Red tape puts jam maker in sticky spot

By Freddie Dawson

- Last updated on GMT

Related tags: Trading standards

Label confusion has cost Clippy’s Apples thousands of pounds
Label confusion has cost Clippy’s Apples thousands of pounds
A Cheshire jam manufacturer could lose thousands of pounds of new business because EU regulations have left it without a legal name for its product.

Clippy’s Apples, a manufacturer of apple preserves based in Sale, was told by its local Trading Standards office it could not call its apple-spread a jam because it did not meet ingredient requirements.

The firm spent thousands of pounds switching labels from jam to conserve, only to be told by Trading Standards that the term conserve was not specific enough.

Paul Gorman, Clippy’s Apples' md, told FoodManufacture.co.uk:"It's extremely frustrating when we are trying to be an innovative firm and, with others, to pull the country out of recession, to find that these ridiculous rules are holding back business and restricting wealth creation."

Find a solution

Co-owner Michelle McKenna said: “What we’re doing now is we’re trying to work with[Trading Standards] and our local MP, who is being very supportive, to find a solution.”

Under EU regulations, products labelled as jams must have at least 60% sugar. This was due to concerns about firms replacing sugar with cheaper setting agents, said Owen Warnock partner at law firm, Eversheds.

Reduced-sugar jams cannot contain more than 50% sugar, he added.

But because apples have a high citric and malic acid content, they require less sugar to set than other fruits such as strawberries. Clippy’s apple conserve is made with a sugar content of 51- 54%, said McKenna.

However, because it is a niche product, apple jam was not considered when regulators set the minimum sugar content – leaving it in a legal grey area, Warnock told FoodManufacture.co.uk.

The firm was unwilling to add unnecessary sugar simply to take it to the minimum threshold for a jam. It was also unwilling to cut sugar and use sugar-substitutes to help it set in order to fit into the reduced-sugar category, said McKenna.“A quirk of the product has made it into a fascinating piece of jam history,”she added.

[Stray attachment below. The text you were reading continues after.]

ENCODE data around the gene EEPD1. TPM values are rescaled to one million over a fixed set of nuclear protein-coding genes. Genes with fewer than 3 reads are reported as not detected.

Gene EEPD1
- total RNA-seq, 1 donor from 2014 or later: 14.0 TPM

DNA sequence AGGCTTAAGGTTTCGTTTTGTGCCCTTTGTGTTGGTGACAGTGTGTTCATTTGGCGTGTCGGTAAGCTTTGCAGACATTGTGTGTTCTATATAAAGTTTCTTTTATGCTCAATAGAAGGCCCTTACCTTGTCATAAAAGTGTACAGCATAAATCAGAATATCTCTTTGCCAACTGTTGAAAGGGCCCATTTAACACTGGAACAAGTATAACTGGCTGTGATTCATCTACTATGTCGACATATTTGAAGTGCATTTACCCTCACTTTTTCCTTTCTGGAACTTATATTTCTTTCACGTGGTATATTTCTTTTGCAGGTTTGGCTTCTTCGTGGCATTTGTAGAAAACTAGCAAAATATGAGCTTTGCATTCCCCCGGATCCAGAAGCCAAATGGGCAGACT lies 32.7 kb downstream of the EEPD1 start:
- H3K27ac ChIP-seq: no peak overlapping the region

Workable solution

Warnock believed that the product could still be called a conserve, provided it added a more accurate description.“With a bit of ingenuity in the way they phrase it, I’m sure they could come up with a workable solution,”he said.

“For example they could find a snappier way to say ‘Apple conserve made in a traditional jam fashion’.”

France and Germany have reduced the threshold for reduced-sugar jams to include those with a content less than 55%, said Warnock. He added that if the grey area between 50-60% sugar was a sufficient barrier to trade, the UK might consider similar action.

In addition to conserves Clippy’s also makes a range of apple jellies, chutneys and relishes.

The firm estimates it produces about 650,000 jars of the conserve a year. But, if it finds a way to meet the listings requirement, it expects production to rise significantly.

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1 comment

More EU nonsense!

Posted by Mary Fisher,

This is ridiculous. I make all our jams and marmalades (not for sale these days) with less than 50% sugar. They don't go mouldy and taste far better than the ultra-sweet commercial stuff.

I hope the company finds an acceptable way round this nonsense. We would have had similar expenses if we'd followed the labelling law when we sold honey. Thousands of labels with the imperial weight before the metric one would have been scrapped.

People who make these laws know nothing about the realities of life.

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